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Article ID: 34921 - Last Review: July 5, 2005 - Revision: 3.1

 
This article was previously published under Q34921

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SUMMARY

The setjmp() and longjmp() functions accept a parameter of type jmp_buf. (The jmp_buf type is declared in SETJMP.H.) If you use the address of (&) operator with a variable of type jmp_buf and assign it to a jmp_buf pointer, Microsoft C 5.1 generates the following messages:
warning C4046: '&' on function/array, ignored
warning C4047: '=' : different levels of indirection
If you omit the address of operator and assign the value to a pointer of type jmp_buf, the compilers listed in the banner above generate the following message:
warning C4047: '=' : different levels of indirection
To address this situation, declare the pointer to have type "void *." Then assign the value to the pointer without using the ampersand, as the code example below demonstrates.

MORE INFORMATION

Because the SETJMP.H header file declares the jmp_buf type as an array of integers, the compiler generates the messages above when you use the address of operator. SETJMP.H uses an array type instead of a structure to be compatible with common C coding practices; section 4.6 of the "Rationale for the ANSI C Standard" provides additional information.

Basically, the setjmp() function changes the jmp_buf parameter to record the destination for the longjmp() function. Elsewhere, the standard defines setjmp() to accept a parameter of type jmp_buf, not of type "pointer to jmp_buf." Therefore, jmp_buf cannot be a structure; structures are passed by value and setjmp() could not make the necessary changes. Because an array is passed by reference (that is, by its address), setjmp() can make the necessary changes to an array parameter.

The declaration for badptr in the code example below declares it to be of type "pointer to array of integer," not "pointer to integer." Performing an assignment between different pointer types generates the C4047 warning. (To succeed without warning, badptr must be a "pointer to integer," because that type is compatible with "array of integer.")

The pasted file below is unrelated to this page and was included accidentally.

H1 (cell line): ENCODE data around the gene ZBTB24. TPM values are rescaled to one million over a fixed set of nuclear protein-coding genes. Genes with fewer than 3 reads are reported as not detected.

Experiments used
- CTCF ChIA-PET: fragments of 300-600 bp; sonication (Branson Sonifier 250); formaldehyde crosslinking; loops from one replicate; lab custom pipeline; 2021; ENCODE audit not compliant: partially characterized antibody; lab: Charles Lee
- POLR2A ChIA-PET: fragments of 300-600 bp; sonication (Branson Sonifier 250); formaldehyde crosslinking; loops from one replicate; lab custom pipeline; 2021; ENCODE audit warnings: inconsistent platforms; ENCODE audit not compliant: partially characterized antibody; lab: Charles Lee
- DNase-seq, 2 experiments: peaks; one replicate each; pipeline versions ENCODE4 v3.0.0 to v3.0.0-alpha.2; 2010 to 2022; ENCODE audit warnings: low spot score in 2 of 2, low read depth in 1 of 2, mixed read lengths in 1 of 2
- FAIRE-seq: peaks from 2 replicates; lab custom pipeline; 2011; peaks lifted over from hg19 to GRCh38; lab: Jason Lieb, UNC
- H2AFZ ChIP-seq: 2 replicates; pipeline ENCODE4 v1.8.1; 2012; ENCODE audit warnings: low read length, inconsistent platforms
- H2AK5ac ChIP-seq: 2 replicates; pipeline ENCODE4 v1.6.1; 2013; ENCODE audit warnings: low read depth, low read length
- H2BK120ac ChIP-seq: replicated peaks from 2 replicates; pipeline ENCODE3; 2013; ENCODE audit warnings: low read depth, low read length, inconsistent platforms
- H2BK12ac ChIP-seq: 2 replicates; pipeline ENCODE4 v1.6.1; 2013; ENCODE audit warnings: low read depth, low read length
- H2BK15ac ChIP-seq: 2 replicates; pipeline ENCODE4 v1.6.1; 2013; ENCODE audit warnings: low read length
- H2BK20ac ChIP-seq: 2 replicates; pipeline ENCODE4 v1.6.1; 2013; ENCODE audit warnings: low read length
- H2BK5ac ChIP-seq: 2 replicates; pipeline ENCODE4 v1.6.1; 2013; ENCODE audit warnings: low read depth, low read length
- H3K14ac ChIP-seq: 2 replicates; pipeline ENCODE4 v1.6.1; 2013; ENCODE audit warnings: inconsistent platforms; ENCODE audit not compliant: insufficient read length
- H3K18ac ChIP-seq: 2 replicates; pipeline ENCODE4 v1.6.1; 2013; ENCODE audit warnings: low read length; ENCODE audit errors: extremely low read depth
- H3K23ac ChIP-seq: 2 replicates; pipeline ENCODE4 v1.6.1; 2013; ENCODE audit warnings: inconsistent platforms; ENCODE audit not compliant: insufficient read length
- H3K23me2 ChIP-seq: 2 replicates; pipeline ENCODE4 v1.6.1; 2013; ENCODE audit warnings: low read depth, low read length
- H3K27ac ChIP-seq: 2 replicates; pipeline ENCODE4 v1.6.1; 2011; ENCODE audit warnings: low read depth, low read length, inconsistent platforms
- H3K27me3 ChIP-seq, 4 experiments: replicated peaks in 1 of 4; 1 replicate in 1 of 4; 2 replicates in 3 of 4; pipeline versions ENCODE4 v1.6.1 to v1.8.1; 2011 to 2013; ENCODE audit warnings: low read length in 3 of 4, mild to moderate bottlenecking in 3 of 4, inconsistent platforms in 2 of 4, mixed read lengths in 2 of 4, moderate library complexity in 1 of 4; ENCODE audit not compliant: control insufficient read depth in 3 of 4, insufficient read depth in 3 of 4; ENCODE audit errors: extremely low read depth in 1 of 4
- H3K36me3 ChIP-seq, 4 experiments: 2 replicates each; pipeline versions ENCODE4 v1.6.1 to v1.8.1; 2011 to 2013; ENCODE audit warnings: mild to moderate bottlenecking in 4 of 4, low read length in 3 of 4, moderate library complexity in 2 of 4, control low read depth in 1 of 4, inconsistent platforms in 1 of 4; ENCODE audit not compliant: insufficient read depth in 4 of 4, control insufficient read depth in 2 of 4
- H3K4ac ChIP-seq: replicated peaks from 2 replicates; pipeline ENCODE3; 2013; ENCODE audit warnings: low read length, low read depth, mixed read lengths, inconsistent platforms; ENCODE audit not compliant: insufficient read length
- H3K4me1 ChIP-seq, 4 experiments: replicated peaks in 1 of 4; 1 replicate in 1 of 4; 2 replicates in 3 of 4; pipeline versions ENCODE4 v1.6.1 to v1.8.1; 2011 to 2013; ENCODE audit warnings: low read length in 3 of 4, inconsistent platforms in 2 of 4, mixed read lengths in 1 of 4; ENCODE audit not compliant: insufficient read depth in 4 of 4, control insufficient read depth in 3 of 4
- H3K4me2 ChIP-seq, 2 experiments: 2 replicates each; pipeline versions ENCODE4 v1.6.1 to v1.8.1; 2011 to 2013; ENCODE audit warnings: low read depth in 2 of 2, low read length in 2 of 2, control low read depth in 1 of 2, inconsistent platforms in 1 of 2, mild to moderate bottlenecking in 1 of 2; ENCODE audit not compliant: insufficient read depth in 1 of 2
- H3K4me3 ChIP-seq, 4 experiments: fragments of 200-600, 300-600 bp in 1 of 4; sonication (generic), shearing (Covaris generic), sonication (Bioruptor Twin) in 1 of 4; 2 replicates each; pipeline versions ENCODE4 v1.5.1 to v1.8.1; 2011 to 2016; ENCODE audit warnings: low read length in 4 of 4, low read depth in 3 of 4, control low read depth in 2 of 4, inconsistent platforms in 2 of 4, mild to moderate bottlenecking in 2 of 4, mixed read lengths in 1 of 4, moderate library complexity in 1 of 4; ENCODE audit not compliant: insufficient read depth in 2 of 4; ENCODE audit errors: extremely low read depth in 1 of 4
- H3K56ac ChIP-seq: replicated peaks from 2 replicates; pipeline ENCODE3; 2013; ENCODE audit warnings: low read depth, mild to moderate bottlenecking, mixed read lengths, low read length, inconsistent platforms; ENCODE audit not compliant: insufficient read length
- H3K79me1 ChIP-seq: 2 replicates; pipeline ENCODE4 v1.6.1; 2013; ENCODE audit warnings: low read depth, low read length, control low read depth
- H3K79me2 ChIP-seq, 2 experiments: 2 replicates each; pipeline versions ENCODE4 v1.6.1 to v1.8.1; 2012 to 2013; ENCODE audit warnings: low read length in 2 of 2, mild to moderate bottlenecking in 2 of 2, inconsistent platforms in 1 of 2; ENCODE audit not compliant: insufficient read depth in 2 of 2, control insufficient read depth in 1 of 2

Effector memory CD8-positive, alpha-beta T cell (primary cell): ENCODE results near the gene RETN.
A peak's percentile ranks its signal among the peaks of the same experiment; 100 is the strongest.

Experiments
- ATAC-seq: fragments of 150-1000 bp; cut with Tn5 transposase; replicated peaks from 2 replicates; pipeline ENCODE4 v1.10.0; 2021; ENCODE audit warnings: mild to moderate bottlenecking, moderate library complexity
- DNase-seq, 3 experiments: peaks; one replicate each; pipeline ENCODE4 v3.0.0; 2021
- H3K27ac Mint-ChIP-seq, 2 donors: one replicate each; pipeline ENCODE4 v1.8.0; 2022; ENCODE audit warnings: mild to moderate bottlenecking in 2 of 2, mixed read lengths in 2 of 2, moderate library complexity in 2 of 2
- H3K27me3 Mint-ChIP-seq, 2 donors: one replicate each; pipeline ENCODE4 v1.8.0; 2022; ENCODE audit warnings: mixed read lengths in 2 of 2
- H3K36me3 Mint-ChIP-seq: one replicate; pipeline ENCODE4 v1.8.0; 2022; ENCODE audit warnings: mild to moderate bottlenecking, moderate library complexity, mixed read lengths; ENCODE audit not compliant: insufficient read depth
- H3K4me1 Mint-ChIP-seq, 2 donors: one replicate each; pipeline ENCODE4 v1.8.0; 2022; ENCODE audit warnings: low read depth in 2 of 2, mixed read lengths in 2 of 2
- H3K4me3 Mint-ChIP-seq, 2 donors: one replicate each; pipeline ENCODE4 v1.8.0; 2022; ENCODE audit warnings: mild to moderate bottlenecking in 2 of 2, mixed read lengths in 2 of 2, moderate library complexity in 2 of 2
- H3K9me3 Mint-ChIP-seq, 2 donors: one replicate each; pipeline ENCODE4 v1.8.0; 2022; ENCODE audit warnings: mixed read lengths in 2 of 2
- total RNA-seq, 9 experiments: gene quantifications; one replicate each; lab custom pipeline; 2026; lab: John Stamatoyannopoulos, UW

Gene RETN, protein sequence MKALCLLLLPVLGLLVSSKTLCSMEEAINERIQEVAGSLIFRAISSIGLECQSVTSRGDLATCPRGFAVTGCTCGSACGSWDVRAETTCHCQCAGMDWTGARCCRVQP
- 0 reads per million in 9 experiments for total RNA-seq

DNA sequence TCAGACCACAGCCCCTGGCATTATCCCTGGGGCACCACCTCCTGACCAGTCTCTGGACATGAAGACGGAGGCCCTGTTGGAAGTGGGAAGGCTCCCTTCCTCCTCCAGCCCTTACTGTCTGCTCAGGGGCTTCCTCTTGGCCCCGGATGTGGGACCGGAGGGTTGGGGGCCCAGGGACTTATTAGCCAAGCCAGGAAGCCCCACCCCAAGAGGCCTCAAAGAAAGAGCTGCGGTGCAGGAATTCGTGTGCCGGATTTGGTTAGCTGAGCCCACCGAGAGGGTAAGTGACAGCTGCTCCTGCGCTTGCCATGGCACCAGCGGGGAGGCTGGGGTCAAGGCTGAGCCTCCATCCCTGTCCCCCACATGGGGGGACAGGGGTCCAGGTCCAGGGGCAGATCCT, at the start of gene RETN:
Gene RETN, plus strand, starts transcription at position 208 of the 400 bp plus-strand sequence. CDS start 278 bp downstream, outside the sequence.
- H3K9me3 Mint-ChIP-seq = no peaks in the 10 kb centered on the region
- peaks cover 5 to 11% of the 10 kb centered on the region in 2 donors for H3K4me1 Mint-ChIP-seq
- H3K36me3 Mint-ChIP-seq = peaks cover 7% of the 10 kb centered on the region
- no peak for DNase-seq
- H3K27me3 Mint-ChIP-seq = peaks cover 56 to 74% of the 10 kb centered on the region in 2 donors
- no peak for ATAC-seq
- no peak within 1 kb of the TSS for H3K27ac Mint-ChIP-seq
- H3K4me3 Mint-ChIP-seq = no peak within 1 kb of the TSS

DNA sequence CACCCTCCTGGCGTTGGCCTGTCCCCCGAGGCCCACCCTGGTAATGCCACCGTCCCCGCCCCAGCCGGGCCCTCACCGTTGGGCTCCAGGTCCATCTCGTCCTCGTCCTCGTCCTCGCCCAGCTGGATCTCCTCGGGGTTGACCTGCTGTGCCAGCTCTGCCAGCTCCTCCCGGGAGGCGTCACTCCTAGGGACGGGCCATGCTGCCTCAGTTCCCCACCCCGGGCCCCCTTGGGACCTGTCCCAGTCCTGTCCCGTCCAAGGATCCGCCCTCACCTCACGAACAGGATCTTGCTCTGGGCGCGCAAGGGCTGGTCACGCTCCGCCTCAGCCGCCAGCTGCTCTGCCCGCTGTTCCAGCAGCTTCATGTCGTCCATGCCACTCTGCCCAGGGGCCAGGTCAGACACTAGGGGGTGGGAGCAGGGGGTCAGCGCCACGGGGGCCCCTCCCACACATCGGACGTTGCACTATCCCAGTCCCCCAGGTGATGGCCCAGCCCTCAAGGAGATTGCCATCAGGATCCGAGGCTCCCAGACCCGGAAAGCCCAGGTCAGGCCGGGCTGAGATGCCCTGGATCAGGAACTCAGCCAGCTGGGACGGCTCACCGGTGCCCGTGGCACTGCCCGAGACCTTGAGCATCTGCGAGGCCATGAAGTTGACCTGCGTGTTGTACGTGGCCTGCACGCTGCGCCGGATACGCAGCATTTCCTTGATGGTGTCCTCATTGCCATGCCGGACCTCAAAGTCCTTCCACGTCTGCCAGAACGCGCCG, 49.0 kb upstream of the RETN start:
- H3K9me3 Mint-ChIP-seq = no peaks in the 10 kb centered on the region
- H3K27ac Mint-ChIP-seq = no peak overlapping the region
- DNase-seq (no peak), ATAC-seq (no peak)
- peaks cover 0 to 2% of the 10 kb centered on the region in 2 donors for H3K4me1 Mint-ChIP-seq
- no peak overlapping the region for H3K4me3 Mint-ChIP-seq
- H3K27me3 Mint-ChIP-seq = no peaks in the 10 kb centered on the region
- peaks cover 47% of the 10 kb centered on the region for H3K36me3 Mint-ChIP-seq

Instead, the code uses goodptr, declared as a "pointer to void," which supports the assignment without generating a warning. The code that uses goodptr is portable. Note that void pointers to not support indirection or subscripting (another form of indirection).

However, because your code does not know the contents of the jump buffer, this should not be a problem. (The contents of the jump buffer are implementation dependent and can vary between versions of the same compiler. Any code that directly manipulates the contents of a jump buffer is also implementation dependent and not portable.)

Sample Code

/*
 * Compiler options needed: none
 */ 

#include <setjmp.h>

jmp_buf buf;
jmp_buf *badptr;
void *goodptr;

void main()
{
   badptr = &buf;
      /*  C 5.1 warning C4046: '&' on function/array, ignored      */ 
      /*  C 5.1 warning C4047: '=' different levels of indirection */ 

   badptr = buf;
      /*  warning C4047: '=' : different levels of indirection */ 

   goodptr = buf;
}
				

APPLIES TO
  • The C Run-Time (CRT), when used with:
    • Microsoft C Professional Development System 6.0a
    • Microsoft Visual C++ 1.0 Professional Edition
    • Microsoft Visual C++ 1.5 Professional Edition
    • Microsoft Visual C++ 1.0 Professional Edition
    • Microsoft Visual C++ 2.0 Professional Edition
    • Microsoft Visual C++ 2.1
    • Microsoft Visual C++ 4.0 Standard Edition
Keywords: 
kbcrt kbinfo KB34921
Retired KB ArticleRetired KB Content Disclaimer
This article was written about products for which Microsoft no longer offers support. Therefore, this article is offered "as is" and will no longer be updated.
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